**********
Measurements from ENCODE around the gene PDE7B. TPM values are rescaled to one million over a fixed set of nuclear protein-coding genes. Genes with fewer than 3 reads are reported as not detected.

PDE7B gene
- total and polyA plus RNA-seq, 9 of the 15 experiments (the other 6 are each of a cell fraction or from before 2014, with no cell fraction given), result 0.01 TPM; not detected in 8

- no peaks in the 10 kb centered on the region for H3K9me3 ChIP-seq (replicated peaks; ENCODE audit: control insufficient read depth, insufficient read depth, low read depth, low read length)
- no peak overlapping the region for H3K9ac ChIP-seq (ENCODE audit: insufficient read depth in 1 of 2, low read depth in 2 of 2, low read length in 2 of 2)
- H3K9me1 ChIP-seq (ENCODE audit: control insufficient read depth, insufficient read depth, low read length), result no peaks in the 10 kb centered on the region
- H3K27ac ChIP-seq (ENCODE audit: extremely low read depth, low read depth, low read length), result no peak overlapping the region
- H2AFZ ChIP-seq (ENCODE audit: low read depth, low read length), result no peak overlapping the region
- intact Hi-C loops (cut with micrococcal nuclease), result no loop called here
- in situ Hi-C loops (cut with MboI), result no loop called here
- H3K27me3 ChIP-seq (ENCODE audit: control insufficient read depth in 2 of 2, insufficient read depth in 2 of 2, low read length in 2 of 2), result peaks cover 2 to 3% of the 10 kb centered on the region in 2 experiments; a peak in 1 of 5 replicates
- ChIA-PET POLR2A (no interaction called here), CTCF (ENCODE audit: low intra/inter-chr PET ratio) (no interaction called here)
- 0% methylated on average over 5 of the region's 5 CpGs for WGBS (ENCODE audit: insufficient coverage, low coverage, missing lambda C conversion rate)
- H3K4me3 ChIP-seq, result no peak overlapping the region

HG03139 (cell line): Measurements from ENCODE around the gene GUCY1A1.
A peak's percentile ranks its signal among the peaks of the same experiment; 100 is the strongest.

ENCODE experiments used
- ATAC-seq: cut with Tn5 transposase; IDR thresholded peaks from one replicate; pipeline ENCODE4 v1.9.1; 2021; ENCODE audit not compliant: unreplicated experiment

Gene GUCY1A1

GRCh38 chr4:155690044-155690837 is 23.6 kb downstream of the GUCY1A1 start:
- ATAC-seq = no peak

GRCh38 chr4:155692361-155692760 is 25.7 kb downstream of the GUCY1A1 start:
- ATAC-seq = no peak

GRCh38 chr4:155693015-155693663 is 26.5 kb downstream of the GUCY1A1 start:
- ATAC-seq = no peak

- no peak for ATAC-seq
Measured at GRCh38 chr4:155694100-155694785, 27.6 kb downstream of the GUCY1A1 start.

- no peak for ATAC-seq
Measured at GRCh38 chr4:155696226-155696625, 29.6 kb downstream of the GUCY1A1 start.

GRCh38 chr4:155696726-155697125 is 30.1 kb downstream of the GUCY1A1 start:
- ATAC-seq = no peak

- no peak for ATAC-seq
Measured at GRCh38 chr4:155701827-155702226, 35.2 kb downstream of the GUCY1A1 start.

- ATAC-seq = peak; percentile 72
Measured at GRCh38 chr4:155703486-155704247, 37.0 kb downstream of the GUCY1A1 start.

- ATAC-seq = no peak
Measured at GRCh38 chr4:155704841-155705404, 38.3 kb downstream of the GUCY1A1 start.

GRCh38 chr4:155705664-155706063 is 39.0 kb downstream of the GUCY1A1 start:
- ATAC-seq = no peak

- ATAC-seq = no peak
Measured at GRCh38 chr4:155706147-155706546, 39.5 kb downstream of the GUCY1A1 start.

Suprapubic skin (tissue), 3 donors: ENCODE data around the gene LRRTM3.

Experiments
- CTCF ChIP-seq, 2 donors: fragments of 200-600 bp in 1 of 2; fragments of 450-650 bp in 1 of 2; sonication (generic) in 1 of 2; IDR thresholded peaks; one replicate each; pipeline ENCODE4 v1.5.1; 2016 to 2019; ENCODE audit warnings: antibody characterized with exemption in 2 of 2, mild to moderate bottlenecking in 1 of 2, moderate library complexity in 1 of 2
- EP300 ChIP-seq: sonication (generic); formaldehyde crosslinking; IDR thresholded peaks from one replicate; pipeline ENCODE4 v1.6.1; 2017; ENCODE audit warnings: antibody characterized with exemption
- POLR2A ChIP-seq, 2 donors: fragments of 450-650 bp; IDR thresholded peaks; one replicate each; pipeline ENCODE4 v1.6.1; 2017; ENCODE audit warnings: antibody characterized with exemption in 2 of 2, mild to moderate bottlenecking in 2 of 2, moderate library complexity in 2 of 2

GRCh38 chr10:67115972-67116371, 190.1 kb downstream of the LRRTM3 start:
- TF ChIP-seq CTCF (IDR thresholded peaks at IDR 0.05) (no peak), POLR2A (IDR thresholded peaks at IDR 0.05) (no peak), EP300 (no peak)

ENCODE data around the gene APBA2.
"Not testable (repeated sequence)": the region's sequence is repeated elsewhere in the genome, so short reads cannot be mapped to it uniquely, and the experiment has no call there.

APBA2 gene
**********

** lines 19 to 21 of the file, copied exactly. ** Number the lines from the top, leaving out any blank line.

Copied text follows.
Gene GUCY1A1

GRCh38 chr4:155690044-155690837 is 23.6 kb downstream of the GUCY1A1 start:
- ATAC-seq = no peak